Posted: Dec 09, 2022
What's my age again?
Marioni Riccardo E et al. Nature reviews. Genetics 2022 12
Age is a major (and sometimes the major) risk factor for many diseases. We all age at the same chronological rate but there is huge variation in what diseases we get and when we get them. Two people of the same chronological age can have very different risk profiles but is there a way to quantify our rate of biological ageing, and do different organs and tissues age at different rates?
DNA Methylation Implicated in Human Obesity and Diabetes
ME Tucker, Medscape, November 2022
Previous attempts to identify causal associations between DNA methylation and both obesity and type 2 diabetes have been hindered by challenges in collecting and isolating cells from human tissue. Recent data suggest that manipulation of DNA methylation enzymes in adipocytes can induce or prevent obesity and type 2 diabetes through cellular effects on energy expenditure and insulin sensitivity.
Gene-environment interactions in Alzheimer disease: the emerging role of epigenetics.
Migliore Lucia et al. Nature reviews. Neurology 2022 9 (11) 643-660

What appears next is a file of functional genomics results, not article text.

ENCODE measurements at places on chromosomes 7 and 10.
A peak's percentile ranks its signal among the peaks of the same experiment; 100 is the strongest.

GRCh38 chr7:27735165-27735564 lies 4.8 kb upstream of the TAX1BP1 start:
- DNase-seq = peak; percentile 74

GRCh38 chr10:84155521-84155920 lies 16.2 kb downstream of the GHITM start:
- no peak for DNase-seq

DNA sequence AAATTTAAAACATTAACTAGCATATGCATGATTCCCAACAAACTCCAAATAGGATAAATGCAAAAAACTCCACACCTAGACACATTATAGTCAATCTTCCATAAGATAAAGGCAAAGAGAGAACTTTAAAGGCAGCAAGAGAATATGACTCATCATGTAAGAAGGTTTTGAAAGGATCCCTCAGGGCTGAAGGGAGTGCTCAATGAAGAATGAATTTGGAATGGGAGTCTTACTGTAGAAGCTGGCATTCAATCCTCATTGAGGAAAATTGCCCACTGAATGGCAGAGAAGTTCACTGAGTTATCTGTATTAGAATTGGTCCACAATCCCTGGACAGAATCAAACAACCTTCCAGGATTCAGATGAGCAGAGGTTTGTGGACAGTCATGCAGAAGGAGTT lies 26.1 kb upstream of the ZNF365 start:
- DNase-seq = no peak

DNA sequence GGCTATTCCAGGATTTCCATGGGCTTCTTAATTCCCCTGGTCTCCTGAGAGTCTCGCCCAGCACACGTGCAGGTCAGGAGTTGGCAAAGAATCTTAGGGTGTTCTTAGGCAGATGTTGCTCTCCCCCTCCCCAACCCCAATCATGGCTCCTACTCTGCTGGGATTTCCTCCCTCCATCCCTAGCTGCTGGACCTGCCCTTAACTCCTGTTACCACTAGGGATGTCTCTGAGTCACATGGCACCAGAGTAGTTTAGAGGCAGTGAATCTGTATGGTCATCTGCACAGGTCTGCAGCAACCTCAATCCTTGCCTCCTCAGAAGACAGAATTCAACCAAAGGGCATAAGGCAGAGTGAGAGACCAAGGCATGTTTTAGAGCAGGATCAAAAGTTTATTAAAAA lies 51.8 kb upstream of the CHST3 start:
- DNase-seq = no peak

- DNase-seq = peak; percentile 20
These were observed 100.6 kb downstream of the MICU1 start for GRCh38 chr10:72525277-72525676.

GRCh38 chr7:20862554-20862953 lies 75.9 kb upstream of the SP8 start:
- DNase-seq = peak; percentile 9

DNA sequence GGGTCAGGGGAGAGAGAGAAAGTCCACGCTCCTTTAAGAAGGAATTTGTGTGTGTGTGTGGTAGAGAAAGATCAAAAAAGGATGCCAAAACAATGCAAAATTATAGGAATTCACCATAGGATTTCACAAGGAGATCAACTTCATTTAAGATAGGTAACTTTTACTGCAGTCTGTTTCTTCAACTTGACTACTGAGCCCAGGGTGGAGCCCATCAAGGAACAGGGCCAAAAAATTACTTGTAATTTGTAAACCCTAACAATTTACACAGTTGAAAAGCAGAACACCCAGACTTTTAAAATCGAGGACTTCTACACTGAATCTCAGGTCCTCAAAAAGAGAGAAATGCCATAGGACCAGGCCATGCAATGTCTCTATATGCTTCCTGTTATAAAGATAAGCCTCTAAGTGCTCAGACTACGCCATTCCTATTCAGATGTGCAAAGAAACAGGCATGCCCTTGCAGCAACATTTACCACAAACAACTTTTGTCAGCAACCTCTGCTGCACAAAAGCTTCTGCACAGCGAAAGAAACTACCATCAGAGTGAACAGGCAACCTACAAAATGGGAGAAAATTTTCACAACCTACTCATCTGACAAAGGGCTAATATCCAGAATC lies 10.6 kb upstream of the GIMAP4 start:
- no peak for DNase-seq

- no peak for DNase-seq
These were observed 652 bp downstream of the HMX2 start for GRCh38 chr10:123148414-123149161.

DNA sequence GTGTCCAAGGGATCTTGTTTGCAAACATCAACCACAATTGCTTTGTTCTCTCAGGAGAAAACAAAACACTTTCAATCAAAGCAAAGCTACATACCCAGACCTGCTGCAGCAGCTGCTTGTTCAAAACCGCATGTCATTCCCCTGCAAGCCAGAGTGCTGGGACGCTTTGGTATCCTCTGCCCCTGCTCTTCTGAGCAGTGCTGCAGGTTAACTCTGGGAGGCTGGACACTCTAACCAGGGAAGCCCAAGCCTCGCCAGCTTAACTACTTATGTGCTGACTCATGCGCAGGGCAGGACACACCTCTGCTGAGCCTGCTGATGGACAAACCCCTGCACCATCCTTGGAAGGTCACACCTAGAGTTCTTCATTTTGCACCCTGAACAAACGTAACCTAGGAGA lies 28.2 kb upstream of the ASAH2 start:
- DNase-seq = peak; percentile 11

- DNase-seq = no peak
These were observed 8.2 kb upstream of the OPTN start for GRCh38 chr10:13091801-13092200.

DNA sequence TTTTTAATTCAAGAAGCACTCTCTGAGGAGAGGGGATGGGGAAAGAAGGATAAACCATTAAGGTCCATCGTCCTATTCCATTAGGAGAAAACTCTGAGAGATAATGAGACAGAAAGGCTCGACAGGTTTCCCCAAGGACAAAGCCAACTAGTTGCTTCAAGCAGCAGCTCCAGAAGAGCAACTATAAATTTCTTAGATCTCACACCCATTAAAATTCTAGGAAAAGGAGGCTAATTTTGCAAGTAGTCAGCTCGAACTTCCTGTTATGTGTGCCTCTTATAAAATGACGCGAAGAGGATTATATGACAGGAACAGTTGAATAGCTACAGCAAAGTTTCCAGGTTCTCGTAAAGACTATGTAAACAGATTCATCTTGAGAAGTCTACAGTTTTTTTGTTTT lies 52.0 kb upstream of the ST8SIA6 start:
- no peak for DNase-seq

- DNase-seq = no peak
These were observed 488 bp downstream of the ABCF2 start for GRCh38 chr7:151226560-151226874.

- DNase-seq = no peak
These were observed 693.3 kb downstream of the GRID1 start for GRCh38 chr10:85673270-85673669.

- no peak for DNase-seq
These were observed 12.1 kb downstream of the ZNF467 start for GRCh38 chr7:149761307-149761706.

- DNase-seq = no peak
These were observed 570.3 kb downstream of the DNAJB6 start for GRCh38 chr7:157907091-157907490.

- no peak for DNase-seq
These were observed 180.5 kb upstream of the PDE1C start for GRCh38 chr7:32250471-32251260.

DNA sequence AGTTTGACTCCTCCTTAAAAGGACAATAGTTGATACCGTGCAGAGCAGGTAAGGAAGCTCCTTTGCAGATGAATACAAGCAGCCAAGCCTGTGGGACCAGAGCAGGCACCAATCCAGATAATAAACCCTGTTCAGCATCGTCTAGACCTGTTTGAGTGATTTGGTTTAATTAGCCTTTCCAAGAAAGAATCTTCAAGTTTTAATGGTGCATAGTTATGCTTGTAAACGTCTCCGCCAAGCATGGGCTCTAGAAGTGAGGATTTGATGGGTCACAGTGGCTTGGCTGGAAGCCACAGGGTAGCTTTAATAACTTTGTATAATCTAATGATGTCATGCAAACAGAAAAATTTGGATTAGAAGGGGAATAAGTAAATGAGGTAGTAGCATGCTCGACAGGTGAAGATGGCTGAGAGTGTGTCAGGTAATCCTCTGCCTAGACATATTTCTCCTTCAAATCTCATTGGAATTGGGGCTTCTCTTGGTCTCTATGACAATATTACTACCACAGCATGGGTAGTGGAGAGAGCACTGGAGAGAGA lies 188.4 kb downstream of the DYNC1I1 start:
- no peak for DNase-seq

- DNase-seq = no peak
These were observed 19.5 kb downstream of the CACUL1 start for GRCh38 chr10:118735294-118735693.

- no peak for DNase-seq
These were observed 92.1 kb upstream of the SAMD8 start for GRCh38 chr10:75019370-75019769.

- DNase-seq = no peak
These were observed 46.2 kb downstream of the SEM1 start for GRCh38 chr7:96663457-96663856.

With the exception of a few monogenic forms, Alzheimer disease (AD) has a complex aetiology that is likely to involve multiple susceptibility genes and environmental factors. The role of environmental factors is difficult to determine and, until a few years ago, the molecular mechanisms underlying gene–environment (G?×?E) interactions in AD were largely unknown. Here, we review evidence that has emerged over the past two decades to explain how environmental factors, such as diet, lifestyle, alcohol, smoking and pollutants, might interact with the human genome. In particular, we discuss how various environmental AD risk factors can induce epigenetic modifications of key AD-related genes and pathways.
From Polygenic Risk Scores to Methylation Risk Scores: What are the Clinical Applications?
E Drzymala et al, CDC Blog Post, October 7, 2022
Better understanding of a person’s risk for disease is important for prevention and treatment. Considering a person’s unique set of environmental and genetic risk factors is crucial for this understanding. Methylation risk scores (MRS) are in a unique position to combine these genetic and environmental factors over time. More research will be needed to assess the validity and utility of MRS for risk prediction alongside genetic and environmental models.